The wall IQ of the box 5 which faces in the direction of travel of the upper run of the belt i is cut away to provide what amounts to an overflow weir so that as the sand builds up in the box 8, due to the hopper 5 becoming filled, the excess sand will build up against the sand in the box over the lip of the weir and such overflow or excess sand .is then caught by an inclined chute M which projects the sand onto the lower run l2 .of the conveyor belt. The overflow or excess sand. thus deposited on the return run of the conveyor belt may be removed laterally therefrom by means of a plow generally indicated at I3, the construction and mode of operation of which ,is similar to the previously described plow 8 and the effect of which is to move the excess sand from the lower run of the belt and such sand may then be returned by the sand I suitable conveyor means back to the upper run of the belt, since the sand thus recovered has been in no way contaminated and is in the proper condition for use. Any suitable conveyor means such as a screw conveyor may be employed for the purpose of elevating the sand discharged by the plow l3 to the upper run of the conveyor belt I and since such elevating conveyor may take any of several forms, specific illustration of any single form has been believed unnecessary.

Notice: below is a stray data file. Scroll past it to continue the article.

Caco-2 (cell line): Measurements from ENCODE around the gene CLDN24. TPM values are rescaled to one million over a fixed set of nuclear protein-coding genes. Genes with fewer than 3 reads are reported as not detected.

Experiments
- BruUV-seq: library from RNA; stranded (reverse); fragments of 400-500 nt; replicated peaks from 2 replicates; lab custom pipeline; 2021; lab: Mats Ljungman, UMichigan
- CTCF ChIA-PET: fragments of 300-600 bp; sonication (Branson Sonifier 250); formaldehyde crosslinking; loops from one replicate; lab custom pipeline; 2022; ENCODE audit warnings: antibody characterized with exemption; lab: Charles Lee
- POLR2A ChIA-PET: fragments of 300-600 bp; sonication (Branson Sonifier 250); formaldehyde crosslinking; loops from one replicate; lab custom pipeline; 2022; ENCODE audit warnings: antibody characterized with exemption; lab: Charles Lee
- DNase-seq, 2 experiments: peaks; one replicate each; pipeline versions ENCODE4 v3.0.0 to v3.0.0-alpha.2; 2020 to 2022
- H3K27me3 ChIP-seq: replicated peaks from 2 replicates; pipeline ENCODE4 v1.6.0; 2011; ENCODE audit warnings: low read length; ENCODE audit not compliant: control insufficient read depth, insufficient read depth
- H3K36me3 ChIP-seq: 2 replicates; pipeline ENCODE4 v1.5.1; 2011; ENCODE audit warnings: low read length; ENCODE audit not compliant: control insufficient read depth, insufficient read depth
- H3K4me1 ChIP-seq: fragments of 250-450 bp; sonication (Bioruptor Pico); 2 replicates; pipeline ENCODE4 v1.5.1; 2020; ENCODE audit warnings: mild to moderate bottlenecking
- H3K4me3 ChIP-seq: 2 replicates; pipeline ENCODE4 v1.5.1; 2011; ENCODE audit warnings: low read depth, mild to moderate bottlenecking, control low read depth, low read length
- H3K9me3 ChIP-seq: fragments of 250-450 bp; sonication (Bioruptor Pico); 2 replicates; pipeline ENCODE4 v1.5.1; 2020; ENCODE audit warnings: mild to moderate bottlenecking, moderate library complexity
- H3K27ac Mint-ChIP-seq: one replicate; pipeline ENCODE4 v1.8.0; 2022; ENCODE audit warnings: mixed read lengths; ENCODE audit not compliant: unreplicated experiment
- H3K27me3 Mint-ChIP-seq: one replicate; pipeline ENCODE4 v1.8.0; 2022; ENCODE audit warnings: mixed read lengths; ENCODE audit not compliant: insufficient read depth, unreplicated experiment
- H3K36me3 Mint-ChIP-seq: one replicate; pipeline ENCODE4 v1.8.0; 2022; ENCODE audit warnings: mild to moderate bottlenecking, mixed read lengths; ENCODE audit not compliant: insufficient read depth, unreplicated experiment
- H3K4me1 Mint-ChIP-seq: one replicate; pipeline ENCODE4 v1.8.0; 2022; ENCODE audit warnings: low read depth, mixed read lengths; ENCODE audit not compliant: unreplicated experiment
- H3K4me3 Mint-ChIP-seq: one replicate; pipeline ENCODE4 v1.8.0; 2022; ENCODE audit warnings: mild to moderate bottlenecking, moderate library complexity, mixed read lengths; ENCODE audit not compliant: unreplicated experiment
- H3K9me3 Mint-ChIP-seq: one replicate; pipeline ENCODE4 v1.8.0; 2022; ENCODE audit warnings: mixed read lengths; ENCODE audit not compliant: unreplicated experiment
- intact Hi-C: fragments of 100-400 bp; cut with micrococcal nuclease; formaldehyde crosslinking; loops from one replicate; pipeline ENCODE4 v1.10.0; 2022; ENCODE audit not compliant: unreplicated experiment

From the foregoing description it will be observed that I have provided means for insuring a constant and continued supply of sand to each hopper. In general the setting of the plow 8 will be so adjusted so as to just slightly more than satisfy the requirements of the hopper with which it is associated.
Instead of forming the discharge opening in the box 5 for the excess sand in the side of the box facing the direction of. travel of the sand .on
When operating with foundry sand which has been conditioned for use, however, it has been found that the arrangement illustrated in Fig. 2 is the only practical arrangement. Foundry sand conditioned for use has an unusually high angle of repose and its consistency is such that it does not readily flow over a body of such sand. By using the apparatus illustrated in Fig. .2, the excess sand, as it approaches the full-box instead of being required to now over the sand in the top of such box, merely builds up against the forward edge of the pile of sand in the upper end of such box and then falls by gravity onto the chute H where it is discharged onto the lower conveyor web l2. therefore, is especially suited to the handling of materials such as foundry sand: which have an extremely high angle of repose. Other modes of applying the principle of .th
invention may be employed, change being made as regards the details described, provided the features stated in any of the following claims or the equivalent of such be employed.
I therefore particularly point out anddistinctlyclaim as my invention: